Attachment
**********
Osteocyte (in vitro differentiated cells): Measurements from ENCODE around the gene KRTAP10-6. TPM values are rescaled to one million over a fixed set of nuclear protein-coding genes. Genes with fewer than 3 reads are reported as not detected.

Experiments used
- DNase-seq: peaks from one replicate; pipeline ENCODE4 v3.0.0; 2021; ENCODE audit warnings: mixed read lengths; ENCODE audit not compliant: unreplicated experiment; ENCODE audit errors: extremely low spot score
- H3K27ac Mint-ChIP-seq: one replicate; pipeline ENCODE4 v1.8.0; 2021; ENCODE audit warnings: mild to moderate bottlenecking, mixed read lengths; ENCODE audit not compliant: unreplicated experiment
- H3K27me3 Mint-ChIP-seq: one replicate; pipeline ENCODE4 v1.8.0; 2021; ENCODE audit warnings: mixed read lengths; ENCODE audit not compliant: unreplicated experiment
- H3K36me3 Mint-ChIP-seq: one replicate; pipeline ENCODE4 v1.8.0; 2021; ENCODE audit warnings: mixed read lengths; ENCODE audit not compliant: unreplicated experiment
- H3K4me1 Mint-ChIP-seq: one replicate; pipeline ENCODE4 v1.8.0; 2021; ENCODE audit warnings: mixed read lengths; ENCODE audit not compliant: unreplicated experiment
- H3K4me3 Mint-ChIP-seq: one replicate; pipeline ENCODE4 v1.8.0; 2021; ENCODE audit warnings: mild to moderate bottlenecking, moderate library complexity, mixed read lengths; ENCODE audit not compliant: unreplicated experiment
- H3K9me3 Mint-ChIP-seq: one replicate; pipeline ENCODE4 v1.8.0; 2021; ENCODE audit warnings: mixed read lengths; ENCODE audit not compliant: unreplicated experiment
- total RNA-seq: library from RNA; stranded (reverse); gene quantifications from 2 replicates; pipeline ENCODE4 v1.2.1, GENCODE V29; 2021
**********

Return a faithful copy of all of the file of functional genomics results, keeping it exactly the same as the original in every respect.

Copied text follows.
Osteocyte (in vitro differentiated cells): Measurements from ENCODE around the gene KRTAP10-6. TPM values are rescaled to one million over a fixed set of nuclear protein-coding genes. Genes with fewer than 3 reads are reported as not detected.

Experiments used
- DNase-seq: peaks from one replicate; pipeline ENCODE4 v3.0.0; 2021; ENCODE audit warnings: mixed read lengths; ENCODE audit not compliant: unreplicated experiment; ENCODE audit errors: extremely low spot score
- H3K27ac Mint-ChIP-seq: one replicate; pipeline ENCODE4 v1.8.0; 2021; ENCODE audit warnings: mild to moderate bottlenecking, mixed read lengths; ENCODE audit not compliant: unreplicated experiment
- H3K27me3 Mint-ChIP-seq: one replicate; pipeline ENCODE4 v1.8.0; 2021; ENCODE audit warnings: mixed read lengths; ENCODE audit not compliant: unreplicated experiment
- H3K36me3 Mint-ChIP-seq: one replicate; pipeline ENCODE4 v1.8.0; 2021; ENCODE audit warnings: mixed read lengths; ENCODE audit not compliant: unreplicated experiment
- H3K4me1 Mint-ChIP-seq: one replicate; pipeline ENCODE4 v1.8.0; 2021; ENCODE audit warnings: mixed read lengths; ENCODE audit not compliant: unreplicated experiment
- H3K4me3 Mint-ChIP-seq: one replicate; pipeline ENCODE4 v1.8.0; 2021; ENCODE audit warnings: mild to moderate bottlenecking, moderate library complexity, mixed read lengths; ENCODE audit not compliant: unreplicated experiment
- H3K9me3 Mint-ChIP-seq: one replicate; pipeline ENCODE4 v1.8.0; 2021; ENCODE audit warnings: mixed read lengths; ENCODE audit not compliant: unreplicated experiment
- total RNA-seq: library from RNA; stranded (reverse); gene quantifications from 2 replicates; pipeline ENCODE4 v1.2.1, GENCODE V29; 2021